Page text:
Growing herbs saves money. Those little packages of fresh herbs in the grocery store at 2.00 to 4.99 a package are priced like an ounce of gold. A few pots around a sunny kitchen window saves money, adds immense flavor to all kinds of dishes, and provides a natural beauty around any kitchen, as well as a fresh aroma that a candle, potpourri or room deodorizer cannot replicate.
By growing herbs myself I save on the cost at the grocery store and save time and natural energy running to the store to get the herbs. Nothing planned for dinner? Grab the whole-wheat pasta in the back of your pantry with some fresh basil and a lonely tomato from the last of the summer tomatoes, and you have a meal. Herbs take the meal to a new level and are money in the bank. Basil added to mayonnaise livens up any sandwich. A homemade pizza costs about $1.44 and basil adds the panache that even the best Italian restaurants strive to deliver. Rosemary completes the earthy goodness to roasted chicken and vegetables. Thyme finishes a homemade soup with flavor that lingers like a good hug from your grandmother. The initial expense can be as little as $8.00 for four containers of herbs, including the soil, and basic pots. The cost is even less if you start your herb garden from seed.
When the weather gets cooler, I pinch my favorite herbs off a healthy stalk, which stand tall in my large pots outside. Take the stalk and add water to a mason jar to start the root. Basil, oregano, rosemary and thyme root quickly. Take good organic potting soil in a terra cotta pot with adequate drainage and plant your herbs. Water often enough that the soil is moist but not wet. Always pinch back your flowering herbs like basil and they will grow and grow providing you with an ample harvest of herbs.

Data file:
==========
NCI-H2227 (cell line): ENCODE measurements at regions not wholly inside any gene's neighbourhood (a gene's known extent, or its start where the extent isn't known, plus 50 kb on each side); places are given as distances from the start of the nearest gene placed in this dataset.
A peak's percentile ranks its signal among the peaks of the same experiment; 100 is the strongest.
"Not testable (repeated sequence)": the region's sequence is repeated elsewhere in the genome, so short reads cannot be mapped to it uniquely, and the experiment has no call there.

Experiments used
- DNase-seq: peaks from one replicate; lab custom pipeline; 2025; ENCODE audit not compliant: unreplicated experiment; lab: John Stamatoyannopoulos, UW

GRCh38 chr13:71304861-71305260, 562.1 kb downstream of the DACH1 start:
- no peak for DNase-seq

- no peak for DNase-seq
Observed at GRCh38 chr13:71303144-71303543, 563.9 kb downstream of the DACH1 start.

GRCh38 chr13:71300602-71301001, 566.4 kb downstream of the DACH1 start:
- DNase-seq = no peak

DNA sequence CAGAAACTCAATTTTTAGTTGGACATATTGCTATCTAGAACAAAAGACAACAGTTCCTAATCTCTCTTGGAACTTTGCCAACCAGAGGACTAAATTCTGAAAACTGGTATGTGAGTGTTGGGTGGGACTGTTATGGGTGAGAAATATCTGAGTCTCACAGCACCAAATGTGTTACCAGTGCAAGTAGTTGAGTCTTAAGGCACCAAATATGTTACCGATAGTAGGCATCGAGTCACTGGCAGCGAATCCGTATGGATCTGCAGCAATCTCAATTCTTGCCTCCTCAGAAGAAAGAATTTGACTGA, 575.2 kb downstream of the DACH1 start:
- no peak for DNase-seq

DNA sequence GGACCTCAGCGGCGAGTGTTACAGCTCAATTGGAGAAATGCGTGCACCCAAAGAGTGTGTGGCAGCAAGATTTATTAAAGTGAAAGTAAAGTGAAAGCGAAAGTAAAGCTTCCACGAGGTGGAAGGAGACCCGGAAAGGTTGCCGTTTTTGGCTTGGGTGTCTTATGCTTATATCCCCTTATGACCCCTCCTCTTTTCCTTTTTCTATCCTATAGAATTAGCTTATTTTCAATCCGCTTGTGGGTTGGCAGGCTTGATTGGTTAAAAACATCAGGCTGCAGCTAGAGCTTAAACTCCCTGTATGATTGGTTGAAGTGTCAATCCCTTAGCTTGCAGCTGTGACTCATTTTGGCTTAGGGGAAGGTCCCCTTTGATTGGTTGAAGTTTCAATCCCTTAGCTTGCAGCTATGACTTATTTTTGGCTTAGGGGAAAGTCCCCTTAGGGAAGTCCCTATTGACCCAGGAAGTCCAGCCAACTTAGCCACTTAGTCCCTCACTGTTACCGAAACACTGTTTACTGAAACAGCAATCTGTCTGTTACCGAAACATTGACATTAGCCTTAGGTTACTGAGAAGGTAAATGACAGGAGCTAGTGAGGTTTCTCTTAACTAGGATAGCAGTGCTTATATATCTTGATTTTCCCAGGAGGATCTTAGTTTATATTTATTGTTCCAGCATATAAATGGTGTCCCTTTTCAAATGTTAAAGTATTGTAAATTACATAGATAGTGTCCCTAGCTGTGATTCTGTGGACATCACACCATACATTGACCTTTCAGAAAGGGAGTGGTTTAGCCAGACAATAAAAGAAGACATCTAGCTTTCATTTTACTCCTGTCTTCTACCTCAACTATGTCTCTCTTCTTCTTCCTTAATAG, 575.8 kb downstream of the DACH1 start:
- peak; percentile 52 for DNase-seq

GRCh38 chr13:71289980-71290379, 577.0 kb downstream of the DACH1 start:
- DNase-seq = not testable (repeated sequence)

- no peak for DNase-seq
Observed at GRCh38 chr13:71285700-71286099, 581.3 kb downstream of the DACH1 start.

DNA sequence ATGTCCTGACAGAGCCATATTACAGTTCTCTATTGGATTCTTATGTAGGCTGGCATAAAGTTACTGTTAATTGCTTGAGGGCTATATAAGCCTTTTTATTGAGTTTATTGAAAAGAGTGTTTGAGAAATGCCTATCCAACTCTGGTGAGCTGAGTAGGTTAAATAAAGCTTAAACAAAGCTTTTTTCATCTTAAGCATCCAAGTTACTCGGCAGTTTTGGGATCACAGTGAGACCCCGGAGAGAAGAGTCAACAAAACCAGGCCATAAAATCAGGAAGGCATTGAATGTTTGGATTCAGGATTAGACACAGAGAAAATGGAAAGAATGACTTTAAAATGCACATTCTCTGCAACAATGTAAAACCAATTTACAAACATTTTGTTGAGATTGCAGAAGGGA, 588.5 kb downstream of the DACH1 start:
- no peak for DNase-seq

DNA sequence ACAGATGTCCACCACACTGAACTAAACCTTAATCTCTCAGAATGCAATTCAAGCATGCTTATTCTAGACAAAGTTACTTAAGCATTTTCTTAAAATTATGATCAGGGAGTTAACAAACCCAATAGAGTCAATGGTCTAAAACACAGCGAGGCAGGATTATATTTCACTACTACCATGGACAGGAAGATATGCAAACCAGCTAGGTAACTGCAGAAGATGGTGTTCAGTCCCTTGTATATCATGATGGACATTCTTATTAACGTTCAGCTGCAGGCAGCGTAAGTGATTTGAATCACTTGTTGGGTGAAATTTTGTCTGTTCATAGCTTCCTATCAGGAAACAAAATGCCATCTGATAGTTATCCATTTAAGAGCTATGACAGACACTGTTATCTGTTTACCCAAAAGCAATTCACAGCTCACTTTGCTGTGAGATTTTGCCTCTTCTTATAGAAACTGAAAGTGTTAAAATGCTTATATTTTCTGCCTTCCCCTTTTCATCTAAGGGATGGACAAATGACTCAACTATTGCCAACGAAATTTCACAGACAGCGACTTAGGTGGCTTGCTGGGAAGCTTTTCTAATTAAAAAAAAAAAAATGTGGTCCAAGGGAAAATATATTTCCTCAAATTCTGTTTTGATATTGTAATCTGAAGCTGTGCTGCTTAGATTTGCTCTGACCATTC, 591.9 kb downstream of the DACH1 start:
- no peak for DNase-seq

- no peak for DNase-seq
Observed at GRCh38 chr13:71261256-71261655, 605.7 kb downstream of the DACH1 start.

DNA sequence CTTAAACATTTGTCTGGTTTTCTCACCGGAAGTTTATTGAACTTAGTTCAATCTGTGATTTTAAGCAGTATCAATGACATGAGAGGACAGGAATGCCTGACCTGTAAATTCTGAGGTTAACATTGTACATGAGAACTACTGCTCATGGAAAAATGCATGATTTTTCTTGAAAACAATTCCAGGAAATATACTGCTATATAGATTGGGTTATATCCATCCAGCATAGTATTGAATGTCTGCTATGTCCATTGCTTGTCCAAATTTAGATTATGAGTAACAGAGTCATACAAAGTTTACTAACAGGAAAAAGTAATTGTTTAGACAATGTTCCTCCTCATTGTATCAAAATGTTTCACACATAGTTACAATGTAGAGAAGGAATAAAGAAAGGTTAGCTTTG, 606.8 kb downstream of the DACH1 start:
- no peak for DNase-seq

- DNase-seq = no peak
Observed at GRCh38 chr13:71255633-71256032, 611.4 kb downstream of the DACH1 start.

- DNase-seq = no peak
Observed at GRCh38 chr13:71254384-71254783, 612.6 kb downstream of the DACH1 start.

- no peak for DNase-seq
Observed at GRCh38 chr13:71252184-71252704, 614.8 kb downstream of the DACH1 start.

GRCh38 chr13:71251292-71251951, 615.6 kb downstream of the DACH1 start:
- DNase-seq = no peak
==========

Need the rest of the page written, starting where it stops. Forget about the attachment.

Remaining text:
Drying herbs is fun when you have a huge harvest. They too can be a fall decoration. Hang bouquets upside down and let them dry naturally. However, a dark closet speeds up the process. Chop the dried herbs and place them in the smallest Mason jar available with a cute fall ribbon or raffia and give to friends and neighbors. Place a recipe tag tied to the jar with instructions to use within six months, otherwise the herbs loose their flavor and taste like dirt, and then your friends think that you are just a tad weird instead of the herbal foodie that you really strive to be.
An Italian kitchen garden creates big culinary ambiance for little money and time.
A few containers in your window add immediate results, and no chance that the deer can eat your herbs inside your kitchen window. Make a pizza, call your friends, and shout out a big Salute!
Tricia Stearns is the market manager of the Peachtree City Farmers Market, ptcfarmersmarket.org, a Realtor with Prudential Georgia Realty and a mom of three grown daughters. You can read her blog at www.purpleokra.com. She can be reached at email@example.com.